Butternut squash shelf life
Butternut squash has a relatively long shelf life. While whole, butternut squash will retain its quality for a month or longer when stored in the kitchen cabinet or pantry.
If you have a cellar or your pantry has low temperatures of 50-60 degrees Fahrenheit, the squash may last for two months or longer.
Sliced or chopped butternut squash will retain its quality for approximately 6 days. After that, its quality starts to deteriorate. The same applies to cooked butternut squash.
Not that the periods above are just estimates of how long butternut squash will retain its good quality.
Signs that butternut squash has gone bad
It may be a little bit difficult to determine how fresh butternut squash is because, unlike other winter squashes that discolor once they are ripe enough to eat, butternut squash stays vibrant for days on end.
Here are a few signs that your butternut squash has gone bad.
- Soft spots.
The skin and rind of butternut squash should be firm. If the squash’s skin has several soft spots, it has started to rot. It would be best to discard it altogether. However, if the soft spots are few, cut them out the way you do other veggies.
- Black spots.
If you notice black spots on your butternut squash, the chances are that it has gone bad. Black or greyish spots on the skin indicate that the squash is no longer safe to eat.
- Unpleasant odor.
When butternut squash goes bad, its aroma is similar to that of overripe apples. Additionally, it may have an unpleasant baked odor when you cut it. Discard the butternut squash when you notice an unpleasant odor.
- White spots or patches on the skin and flesh.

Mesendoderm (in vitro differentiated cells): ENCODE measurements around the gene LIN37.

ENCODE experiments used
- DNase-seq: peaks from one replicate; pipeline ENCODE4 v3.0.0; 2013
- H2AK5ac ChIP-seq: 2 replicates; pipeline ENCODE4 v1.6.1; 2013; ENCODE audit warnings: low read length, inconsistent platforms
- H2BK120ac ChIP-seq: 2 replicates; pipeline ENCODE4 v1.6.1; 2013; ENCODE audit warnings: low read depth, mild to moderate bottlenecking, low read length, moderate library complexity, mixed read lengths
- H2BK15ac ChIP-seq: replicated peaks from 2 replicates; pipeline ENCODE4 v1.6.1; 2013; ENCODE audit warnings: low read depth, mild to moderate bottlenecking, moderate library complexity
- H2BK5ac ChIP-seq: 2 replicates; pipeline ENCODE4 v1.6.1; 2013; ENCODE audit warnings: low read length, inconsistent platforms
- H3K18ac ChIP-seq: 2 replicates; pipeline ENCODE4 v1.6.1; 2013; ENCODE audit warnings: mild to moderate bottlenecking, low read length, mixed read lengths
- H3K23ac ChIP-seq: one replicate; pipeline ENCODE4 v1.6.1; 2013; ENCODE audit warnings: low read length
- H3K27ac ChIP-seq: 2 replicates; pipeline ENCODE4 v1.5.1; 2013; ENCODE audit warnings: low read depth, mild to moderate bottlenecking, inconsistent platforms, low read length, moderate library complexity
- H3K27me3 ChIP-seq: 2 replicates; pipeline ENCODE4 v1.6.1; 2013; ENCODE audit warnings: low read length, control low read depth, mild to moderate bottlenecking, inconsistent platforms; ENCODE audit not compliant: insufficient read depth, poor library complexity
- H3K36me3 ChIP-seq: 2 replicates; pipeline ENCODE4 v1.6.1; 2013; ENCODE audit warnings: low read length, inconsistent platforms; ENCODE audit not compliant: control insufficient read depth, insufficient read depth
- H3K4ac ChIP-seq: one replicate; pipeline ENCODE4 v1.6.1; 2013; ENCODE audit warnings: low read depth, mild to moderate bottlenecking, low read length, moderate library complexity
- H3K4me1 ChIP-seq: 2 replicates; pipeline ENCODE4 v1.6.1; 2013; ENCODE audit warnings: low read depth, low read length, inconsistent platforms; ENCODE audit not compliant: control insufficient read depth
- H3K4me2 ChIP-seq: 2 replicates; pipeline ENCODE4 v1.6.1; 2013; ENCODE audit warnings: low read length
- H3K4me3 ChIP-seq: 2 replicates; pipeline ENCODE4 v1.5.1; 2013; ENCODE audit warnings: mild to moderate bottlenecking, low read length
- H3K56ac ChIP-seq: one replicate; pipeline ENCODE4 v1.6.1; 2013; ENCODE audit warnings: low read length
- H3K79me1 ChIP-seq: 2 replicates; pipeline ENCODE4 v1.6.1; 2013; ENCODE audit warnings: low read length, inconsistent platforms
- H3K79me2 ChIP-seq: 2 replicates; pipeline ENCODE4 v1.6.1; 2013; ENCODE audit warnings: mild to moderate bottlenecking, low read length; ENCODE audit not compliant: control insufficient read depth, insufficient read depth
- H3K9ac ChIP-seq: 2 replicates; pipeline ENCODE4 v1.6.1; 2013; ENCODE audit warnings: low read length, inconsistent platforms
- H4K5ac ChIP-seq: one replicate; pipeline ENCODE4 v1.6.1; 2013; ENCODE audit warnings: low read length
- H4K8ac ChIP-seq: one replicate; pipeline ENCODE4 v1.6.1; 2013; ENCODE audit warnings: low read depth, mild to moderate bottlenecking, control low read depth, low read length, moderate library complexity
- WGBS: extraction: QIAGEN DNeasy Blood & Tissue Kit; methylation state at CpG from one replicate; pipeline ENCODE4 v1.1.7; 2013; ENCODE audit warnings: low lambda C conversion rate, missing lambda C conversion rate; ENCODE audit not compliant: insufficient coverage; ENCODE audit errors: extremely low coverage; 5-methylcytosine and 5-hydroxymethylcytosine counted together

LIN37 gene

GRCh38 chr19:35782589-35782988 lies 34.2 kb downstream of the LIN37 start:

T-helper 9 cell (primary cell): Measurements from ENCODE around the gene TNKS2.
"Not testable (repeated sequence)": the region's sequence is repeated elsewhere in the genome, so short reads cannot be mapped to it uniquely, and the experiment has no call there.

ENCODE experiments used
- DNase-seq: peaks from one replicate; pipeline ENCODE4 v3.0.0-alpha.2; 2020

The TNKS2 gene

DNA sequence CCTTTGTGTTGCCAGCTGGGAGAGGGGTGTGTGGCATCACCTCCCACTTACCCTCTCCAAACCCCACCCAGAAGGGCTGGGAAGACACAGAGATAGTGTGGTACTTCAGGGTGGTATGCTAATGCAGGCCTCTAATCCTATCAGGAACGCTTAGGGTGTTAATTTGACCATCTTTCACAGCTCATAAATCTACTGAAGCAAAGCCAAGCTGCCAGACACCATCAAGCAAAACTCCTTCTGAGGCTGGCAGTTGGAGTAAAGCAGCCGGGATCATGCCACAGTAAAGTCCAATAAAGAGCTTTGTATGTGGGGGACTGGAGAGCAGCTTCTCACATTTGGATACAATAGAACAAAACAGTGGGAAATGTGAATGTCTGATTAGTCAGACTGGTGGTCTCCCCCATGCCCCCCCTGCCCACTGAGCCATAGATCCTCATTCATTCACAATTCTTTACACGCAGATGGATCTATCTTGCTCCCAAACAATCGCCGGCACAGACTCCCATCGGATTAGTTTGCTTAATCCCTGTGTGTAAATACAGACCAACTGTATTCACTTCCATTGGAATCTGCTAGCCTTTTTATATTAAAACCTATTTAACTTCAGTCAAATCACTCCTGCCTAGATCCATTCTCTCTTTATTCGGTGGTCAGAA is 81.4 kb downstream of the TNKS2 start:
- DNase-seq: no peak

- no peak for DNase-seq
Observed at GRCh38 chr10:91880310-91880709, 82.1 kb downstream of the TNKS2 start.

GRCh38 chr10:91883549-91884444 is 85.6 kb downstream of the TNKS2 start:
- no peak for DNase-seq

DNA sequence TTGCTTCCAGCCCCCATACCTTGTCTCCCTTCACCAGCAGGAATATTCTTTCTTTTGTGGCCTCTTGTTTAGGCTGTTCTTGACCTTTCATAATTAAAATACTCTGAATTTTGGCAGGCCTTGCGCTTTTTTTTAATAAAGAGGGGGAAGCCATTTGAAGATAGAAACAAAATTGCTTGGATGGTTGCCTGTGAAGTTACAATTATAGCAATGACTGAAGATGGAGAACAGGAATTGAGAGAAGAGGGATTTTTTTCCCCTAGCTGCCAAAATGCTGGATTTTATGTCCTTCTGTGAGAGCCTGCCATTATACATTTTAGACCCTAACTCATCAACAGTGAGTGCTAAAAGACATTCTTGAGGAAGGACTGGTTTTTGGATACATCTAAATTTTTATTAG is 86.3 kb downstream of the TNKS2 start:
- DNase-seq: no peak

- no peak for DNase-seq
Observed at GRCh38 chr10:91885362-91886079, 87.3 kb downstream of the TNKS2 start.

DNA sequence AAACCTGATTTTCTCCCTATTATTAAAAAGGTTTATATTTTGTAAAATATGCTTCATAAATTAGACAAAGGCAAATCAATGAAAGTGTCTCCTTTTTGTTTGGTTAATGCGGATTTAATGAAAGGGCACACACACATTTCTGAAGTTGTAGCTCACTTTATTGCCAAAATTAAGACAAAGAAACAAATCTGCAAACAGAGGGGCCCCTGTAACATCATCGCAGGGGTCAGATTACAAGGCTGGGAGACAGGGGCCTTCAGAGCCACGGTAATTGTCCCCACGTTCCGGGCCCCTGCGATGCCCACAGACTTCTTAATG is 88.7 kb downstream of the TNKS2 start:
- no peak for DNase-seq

The flesh and rind of butternut squash develop white patches when it starts going bad. Discard the squash if it has white patches.
- Leaking liquid
If the whole squash starts leaking liquid, or it feels hollow inside, it has gone bad and you should discard it.
If mold grows on your squash, you must discard it because it is no longer safe to consume.
What is the white stuff that seeps out of butternut squash when you peel or chop it?
If you peel or chop butternut squash and end up with a sticky mess or notice white stuff seeping out, you may wonder what it is and whether it is safe to eat the squash.
The white, sticky substance is merely a sugar-based substance that transports useful compounds throughout the squash.
The white stuff may not be pleasant to look at, but it doesn’t mean the squash has gone bad.
You can safely eat butternut squash that has white stuff oozing from it. However, try as much as possible to keep the white stuff off your clothes because it may be hard to wash off.
Butternut squash white spots indicate that its quality has started to deteriorate. It would be best if you checked for other signs of spoilage before using it.
Use the storage tips discussed above if you want your butternut squash to last longer.
If your squash has any signs of spoilage, discard it. Eating spoiled butternut squash may result In food poisoning.